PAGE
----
BEFORE the Reproductive Health and Wellness Center (RHWC) and Davao Regional Medical Center (DRMC) became treatment centers for Human Immunodeficiency Virus (HIV) patients, Southern Philippines Medical Center (SPMC) was the primary treatment hub for the deadly virus in the region.
Due to the rise of numbers of HIV-diagnosed clients throughout the years, SPMC expanded its network, turning RHWC and DRMC into satellite hubs for HIV treatment in a way to decongest.
In 2015, Lorraine Mata, nurse of Hope and Care Today (HACT) clinic of SPMC, served as an encoder of HACT, a clinic of SPMC committed to issues associated with HIV and Acquired Immunodeficiency Syndrome (Aids), which is also in charge for data manager.
During that year, Mata said an average of 10 patients was added to the record each month.
"Early 2015, 20 to 30 patients ang nagpapa-treat (get treated) regardless of newly diagnosed or nagbalik-loob lang (just decided to get treated again). The later part, umaabot na sa (it reaches) 30 to 40 patients each month," Mata said, adding that the numbers has increased to an average 50 to 60 patients undergoing treatment the following year.
"Pero ngayon madalang na lang ang umabot sa 30 patients ang nagpapa-treat since nagkaroon kami ng satellite hubs (But now we don’t treat as much as 30 patients since we have satellite hubs)," the office-in-charge said.
As a mother hub, SPMC provides all means of services including treatment of the virus, accommodates referral clients for HIV screening from private clinics as well as to aid walk-in patients.
Upon screening, all reactive blood specimen will be sent to STD Aids Central Cooperative Laboratory for confirmatory testing which is the Western Blot test.
"Yung mga (The) reactive blood specimens, sila yung mas (have) high risk of being diagnosed with the virus. After naming mapadala sa Manila yung blood specimen (We send the blood specimen to Manila), the turn back time is after two to four weeks. Kung ano ang final result na ipapadala nila, yun na yung official (Whatever the final result is, it’s official)," said Mata, adding that once a blood specimen is non-reactive the hospital could immediately release a print out result.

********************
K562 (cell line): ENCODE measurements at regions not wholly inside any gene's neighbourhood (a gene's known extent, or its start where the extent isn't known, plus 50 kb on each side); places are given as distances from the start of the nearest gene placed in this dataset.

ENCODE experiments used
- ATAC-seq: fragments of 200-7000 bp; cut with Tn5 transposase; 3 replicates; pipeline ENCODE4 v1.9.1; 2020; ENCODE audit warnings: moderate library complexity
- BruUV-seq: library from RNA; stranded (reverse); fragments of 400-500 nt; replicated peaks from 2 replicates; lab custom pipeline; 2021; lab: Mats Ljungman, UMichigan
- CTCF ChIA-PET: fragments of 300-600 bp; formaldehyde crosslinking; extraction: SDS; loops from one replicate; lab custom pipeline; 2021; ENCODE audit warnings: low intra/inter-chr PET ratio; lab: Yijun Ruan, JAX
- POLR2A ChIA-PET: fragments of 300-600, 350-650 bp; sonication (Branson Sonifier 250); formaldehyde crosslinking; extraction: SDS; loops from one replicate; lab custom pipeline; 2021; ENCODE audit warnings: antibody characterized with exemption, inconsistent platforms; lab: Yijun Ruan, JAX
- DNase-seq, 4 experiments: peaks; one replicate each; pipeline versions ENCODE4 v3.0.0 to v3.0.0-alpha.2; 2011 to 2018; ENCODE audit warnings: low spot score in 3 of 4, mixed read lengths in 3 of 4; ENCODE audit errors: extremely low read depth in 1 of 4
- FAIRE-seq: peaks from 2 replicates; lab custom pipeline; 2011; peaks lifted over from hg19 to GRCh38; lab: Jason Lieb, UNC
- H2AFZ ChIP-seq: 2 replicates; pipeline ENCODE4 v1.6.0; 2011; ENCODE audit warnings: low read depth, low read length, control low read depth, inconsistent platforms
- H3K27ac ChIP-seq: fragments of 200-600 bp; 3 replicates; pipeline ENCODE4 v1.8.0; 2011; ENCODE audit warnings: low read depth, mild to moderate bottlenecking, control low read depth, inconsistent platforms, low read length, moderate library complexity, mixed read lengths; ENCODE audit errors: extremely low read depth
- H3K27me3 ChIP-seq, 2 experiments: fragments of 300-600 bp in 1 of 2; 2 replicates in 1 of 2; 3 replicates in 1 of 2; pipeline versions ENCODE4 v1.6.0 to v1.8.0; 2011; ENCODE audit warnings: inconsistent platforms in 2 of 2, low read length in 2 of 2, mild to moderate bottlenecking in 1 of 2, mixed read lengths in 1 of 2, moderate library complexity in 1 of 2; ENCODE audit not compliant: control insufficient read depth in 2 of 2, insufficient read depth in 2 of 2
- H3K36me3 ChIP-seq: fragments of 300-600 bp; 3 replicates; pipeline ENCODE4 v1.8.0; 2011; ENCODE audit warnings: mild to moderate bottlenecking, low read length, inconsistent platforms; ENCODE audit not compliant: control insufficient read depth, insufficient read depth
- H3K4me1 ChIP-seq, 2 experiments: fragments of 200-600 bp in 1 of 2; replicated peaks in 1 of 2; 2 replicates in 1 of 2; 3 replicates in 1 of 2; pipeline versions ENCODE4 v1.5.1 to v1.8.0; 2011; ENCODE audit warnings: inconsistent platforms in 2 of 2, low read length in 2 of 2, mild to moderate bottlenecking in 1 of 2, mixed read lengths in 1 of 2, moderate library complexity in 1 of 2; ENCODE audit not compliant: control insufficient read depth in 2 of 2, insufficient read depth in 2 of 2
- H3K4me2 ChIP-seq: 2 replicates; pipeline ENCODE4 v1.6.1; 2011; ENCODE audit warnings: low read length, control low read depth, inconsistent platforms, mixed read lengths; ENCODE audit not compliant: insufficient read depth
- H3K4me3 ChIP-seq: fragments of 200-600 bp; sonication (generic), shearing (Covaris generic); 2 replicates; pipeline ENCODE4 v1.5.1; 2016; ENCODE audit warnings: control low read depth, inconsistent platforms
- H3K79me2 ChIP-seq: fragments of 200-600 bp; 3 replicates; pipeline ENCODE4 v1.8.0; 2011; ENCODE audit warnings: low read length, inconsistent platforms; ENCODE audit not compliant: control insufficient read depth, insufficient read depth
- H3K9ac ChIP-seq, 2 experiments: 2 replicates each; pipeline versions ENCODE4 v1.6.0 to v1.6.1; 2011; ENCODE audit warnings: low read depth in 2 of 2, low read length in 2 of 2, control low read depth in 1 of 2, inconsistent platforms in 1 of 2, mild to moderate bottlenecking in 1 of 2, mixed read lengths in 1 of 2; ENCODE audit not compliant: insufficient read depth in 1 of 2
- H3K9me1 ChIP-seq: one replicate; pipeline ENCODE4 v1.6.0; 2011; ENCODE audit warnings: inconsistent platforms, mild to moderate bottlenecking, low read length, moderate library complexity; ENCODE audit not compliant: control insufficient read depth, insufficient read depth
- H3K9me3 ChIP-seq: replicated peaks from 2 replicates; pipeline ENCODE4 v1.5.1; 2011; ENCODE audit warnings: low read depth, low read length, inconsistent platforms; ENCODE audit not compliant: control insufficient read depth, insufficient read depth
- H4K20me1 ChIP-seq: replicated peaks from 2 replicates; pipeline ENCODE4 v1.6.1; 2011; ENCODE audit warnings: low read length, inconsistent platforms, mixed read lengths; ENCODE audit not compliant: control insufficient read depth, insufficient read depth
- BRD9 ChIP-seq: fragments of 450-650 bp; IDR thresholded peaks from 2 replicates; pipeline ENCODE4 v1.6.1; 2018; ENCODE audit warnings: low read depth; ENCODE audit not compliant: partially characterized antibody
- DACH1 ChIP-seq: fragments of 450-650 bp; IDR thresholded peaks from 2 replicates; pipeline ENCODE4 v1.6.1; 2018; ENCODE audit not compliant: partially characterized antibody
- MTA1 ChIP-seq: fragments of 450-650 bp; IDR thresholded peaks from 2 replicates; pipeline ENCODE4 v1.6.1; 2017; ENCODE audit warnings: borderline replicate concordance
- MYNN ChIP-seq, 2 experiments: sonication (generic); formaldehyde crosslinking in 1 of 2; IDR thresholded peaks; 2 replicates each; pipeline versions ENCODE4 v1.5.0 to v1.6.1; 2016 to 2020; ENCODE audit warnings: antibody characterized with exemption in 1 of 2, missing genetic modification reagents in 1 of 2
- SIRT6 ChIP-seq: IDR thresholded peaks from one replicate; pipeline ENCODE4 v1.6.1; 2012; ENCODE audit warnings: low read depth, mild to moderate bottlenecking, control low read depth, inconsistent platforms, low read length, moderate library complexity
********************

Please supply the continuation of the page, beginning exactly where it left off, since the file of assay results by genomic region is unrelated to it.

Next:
Once diagnosed, a patient will be endorsed for a check-up to an Infectious Diseases Specialist and will undergo an initial CD4 test, a test to determine how the virus affected the patient's immune system, which is free at SPMC.
Afterwards, the patient must complete the baseline laboratories including x-ray, complete blood count platelet, urinalysis, serum glutamic-pyruvic transaminase test, creatine blood test, lipid profile, fasting blood sugar, anti-Hepatitis B Surface, anti-HCB, Genexpert test for tuberculosis (TB) and ophthalmologist screening before proceeding to the proper medication.
"Kailangan yung mga test because once meron na silang infection such as TB, pneumonia, di pa sila maka-start sa HIV treatment kasi kailangan pa i-treat muna ang naunang infection (The tests are needed because once they have infection such as TB, pneumonia, they can’t start with HIV treatment because those have to be treated first)," Mata elaborated.
Upon completing the test, SPMC will then provide free medicine supply courtesy of the Department of Health.
Medication intake may vary on the classification of virus level was diagnosed but Mata said the most demanded medicine is the lamivudine 300mg/tenofovir; 300mg/efavirenz; and 600mg tab which is also commonly called the 3-in-1.
Mata also said that shortage of medicines may sometimes occur due to the long processing of procurement.
"Yung SPMC naman, our pharmacist and nurses works hand in hand sa projection sa supplies ng gamot. Na-anticipate din yan kasi malalaman naman sa data kung ilan ang bago this month. Kinukuha namin yung average consumption of medicine for a month. So, if may nadadagdag na patients, nadadagdagan din ang supply ng gamot from DOH ((We anticipated this because we will know in the data if how many new cases have been added this month. We get the average consumption of medicine for a month. So, if there are new patients, the supply of medicine from DOH will be added)," Mata explained.
Patients who were getting treated by the SPMC were most likely around Mindanao.
Mata also said that from 2015, cases of death associated with HIV also increased. Succumbed victims were those who stopped submitting into treatment and others were the ones who failed to follow up their treatment, allowing opportunistic complications such as TB, pneumonia and meningitis to take over.